The price of pork sausages has gone up 51% in the past year
A crisis is unfolding in the UK as people in poverty struggle with rising food prices and the recession, the Save the Children charity has warned.
It comes as new figures from The Grocer magazine show food prices rose by more than 18% over the last year.
On Monday, the charity will launch a crisis grant scheme to help families.
The government says it believes food prices have peaked and it is tackling child poverty through increased child benefits and child tax credits.
Colette Marshall, of Save the Children, said: "We are facing a crisis. Benefits simply haven't been enough and with rising food costs it means that families cannot afford to give children proper decent food.
"We think we are heading towards malnutrition here in the UK."
Pensioner on her struggle with food costs
She is calling on the government to meet its target of halving child poverty by 2010 by putting £3bn in the Budget.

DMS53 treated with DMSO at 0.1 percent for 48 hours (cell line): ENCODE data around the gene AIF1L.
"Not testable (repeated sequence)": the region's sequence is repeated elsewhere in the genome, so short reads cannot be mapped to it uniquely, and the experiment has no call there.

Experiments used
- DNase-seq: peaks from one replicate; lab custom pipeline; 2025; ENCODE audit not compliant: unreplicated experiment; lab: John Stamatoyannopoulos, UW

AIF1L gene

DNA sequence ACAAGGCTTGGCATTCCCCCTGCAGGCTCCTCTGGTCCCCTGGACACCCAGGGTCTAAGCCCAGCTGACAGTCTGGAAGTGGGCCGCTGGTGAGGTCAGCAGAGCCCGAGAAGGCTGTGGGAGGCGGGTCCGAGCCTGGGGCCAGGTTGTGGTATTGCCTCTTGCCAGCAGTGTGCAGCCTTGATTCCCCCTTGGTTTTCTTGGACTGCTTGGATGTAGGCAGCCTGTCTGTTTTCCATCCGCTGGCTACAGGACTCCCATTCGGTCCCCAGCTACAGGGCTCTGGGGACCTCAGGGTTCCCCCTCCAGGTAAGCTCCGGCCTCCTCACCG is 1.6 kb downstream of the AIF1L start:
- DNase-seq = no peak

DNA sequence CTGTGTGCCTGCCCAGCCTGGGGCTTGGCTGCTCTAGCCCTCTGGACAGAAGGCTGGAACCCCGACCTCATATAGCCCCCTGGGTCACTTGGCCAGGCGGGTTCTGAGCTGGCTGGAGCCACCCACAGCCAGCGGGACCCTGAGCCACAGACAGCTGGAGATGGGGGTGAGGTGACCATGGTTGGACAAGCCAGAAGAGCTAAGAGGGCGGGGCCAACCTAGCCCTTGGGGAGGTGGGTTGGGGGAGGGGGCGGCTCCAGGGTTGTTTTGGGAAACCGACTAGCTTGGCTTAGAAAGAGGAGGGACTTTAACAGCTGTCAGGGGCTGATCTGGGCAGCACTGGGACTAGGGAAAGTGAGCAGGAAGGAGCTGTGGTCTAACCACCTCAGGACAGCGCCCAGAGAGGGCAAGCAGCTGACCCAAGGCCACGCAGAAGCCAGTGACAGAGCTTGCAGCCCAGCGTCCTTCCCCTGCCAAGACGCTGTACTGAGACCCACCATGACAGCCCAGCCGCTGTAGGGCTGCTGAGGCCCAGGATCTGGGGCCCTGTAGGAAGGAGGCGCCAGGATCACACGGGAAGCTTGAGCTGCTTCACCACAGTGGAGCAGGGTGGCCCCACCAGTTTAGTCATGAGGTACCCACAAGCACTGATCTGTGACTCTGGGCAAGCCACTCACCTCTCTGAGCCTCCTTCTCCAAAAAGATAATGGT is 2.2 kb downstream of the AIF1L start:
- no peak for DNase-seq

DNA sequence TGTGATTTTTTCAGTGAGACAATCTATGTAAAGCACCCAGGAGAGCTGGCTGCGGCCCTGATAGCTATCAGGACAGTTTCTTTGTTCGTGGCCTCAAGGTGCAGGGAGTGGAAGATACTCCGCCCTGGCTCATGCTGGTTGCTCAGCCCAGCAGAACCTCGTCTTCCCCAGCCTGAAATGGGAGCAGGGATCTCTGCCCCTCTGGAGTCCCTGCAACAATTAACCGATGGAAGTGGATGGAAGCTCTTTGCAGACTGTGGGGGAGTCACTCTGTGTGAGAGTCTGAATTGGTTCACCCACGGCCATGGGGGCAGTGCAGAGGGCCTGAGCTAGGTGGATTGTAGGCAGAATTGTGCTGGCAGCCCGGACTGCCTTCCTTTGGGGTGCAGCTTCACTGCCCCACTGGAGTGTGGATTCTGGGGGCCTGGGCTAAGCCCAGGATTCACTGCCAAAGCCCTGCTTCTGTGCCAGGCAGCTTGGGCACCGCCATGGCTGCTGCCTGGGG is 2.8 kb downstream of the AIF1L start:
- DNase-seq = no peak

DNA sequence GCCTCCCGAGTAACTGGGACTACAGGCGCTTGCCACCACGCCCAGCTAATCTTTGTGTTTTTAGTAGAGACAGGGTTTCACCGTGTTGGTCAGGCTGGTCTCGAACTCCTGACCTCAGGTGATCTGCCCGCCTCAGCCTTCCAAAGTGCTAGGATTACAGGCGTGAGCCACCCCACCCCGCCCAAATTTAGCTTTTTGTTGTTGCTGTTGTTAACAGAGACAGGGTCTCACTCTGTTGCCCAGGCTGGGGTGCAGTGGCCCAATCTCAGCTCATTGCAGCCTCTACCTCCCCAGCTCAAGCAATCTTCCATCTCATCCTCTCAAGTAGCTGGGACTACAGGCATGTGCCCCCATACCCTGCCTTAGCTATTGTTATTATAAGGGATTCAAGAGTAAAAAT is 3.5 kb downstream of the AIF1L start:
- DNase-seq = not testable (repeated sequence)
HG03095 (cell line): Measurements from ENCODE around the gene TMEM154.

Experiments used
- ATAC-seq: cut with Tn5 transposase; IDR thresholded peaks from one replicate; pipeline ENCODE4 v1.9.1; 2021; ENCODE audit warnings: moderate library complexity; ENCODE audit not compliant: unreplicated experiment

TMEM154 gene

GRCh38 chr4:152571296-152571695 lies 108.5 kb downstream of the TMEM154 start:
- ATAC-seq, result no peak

Penny Greenhough, a single mother of two young children, said the family was struggling on a food budget of £3 per head per day.
"I am having to compromise on a daily basis on quality and quantity. I used to manage, but it's getting harder and harder," she told BBC News.
"Once you get into the supermarket then you have got to start looking for the cheapest of everything, every type of commodity you want, whether it is soap powder, some meat or bread or anything else, it's always the cheapest variety," said pensioner Rita Young.
"We have to go for the cheapest of everything and it's just not doing us any good. Too much salt, too much fat, too much sugar - cheap, cheap, cheap, just isn't good enough."